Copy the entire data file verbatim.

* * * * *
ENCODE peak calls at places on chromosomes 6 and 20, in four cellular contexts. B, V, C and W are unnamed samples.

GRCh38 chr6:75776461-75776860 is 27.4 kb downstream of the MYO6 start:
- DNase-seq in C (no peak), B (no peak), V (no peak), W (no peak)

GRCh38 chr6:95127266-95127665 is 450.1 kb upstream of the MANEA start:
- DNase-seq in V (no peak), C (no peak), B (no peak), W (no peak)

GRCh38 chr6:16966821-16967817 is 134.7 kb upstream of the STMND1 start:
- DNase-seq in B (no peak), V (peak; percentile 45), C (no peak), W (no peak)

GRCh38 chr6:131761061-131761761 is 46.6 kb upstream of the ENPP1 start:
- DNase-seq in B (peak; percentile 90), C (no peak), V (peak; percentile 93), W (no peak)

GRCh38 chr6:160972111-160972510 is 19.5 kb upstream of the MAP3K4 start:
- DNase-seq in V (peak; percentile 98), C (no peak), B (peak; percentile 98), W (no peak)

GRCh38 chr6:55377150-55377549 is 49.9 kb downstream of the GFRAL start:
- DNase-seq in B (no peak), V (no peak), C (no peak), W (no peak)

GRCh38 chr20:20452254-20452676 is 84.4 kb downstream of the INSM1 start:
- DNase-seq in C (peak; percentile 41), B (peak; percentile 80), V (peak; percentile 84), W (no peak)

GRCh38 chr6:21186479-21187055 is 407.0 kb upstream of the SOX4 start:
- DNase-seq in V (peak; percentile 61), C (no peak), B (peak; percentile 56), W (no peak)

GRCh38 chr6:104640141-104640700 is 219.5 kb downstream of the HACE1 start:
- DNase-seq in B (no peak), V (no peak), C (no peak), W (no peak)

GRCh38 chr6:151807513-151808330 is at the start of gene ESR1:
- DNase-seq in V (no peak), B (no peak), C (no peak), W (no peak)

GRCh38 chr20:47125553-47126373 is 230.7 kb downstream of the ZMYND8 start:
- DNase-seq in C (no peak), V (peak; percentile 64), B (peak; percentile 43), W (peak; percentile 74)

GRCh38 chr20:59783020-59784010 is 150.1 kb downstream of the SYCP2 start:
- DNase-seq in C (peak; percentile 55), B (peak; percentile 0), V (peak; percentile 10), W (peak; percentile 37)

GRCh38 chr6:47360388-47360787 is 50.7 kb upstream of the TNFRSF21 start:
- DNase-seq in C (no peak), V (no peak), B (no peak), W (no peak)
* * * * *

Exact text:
ENCODE peak calls at places on chromosomes 6 and 20, in four cellular contexts. B, V, C and W are unnamed samples.

GRCh38 chr6:75776461-75776860 is 27.4 kb downstream of the MYO6 start:
- DNase-seq in C (no peak), B (no peak), V (no peak), W (no peak)

GRCh38 chr6:95127266-95127665 is 450.1 kb upstream of the MANEA start:
- DNase-seq in V (no peak), C (no peak), B (no peak), W (no peak)

GRCh38 chr6:16966821-16967817 is 134.7 kb upstream of the STMND1 start:
- DNase-seq in B (no peak), V (peak; percentile 45), C (no peak), W (no peak)

GRCh38 chr6:131761061-131761761 is 46.6 kb upstream of the ENPP1 start:
- DNase-seq in B (peak; percentile 90), C (no peak), V (peak; percentile 93), W (no peak)

GRCh38 chr6:160972111-160972510 is 19.5 kb upstream of the MAP3K4 start:
- DNase-seq in V (peak; percentile 98), C (no peak), B (peak; percentile 98), W (no peak)

GRCh38 chr6:55377150-55377549 is 49.9 kb downstream of the GFRAL start:
- DNase-seq in B (no peak), V (no peak), C (no peak), W (no peak)

GRCh38 chr20:20452254-20452676 is 84.4 kb downstream of the INSM1 start:
- DNase-seq in C (peak; percentile 41), B (peak; percentile 80), V (peak; percentile 84), W (no peak)

GRCh38 chr6:21186479-21187055 is 407.0 kb upstream of the SOX4 start:
- DNase-seq in V (peak; percentile 61), C (no peak), B (peak; percentile 56), W (no peak)

GRCh38 chr6:104640141-104640700 is 219.5 kb downstream of the HACE1 start:
- DNase-seq in B (no peak), V (no peak), C (no peak), W (no peak)

GRCh38 chr6:151807513-151808330 is at the start of gene ESR1:
- DNase-seq in V (no peak), B (no peak), C (no peak), W (no peak)

GRCh38 chr20:47125553-47126373 is 230.7 kb downstream of the ZMYND8 start:
- DNase-seq in C (no peak), V (peak; percentile 64), B (peak; percentile 43), W (peak; percentile 74)

GRCh38 chr20:59783020-59784010 is 150.1 kb downstream of the SYCP2 start:
- DNase-seq in C (peak; percentile 55), B (peak; percentile 0), V (peak; percentile 10), W (peak; percentile 37)

GRCh38 chr6:47360388-47360787 is 50.7 kb upstream of the TNFRSF21 start:
- DNase-seq in C (no peak), V (no peak), B (no peak), W (no peak)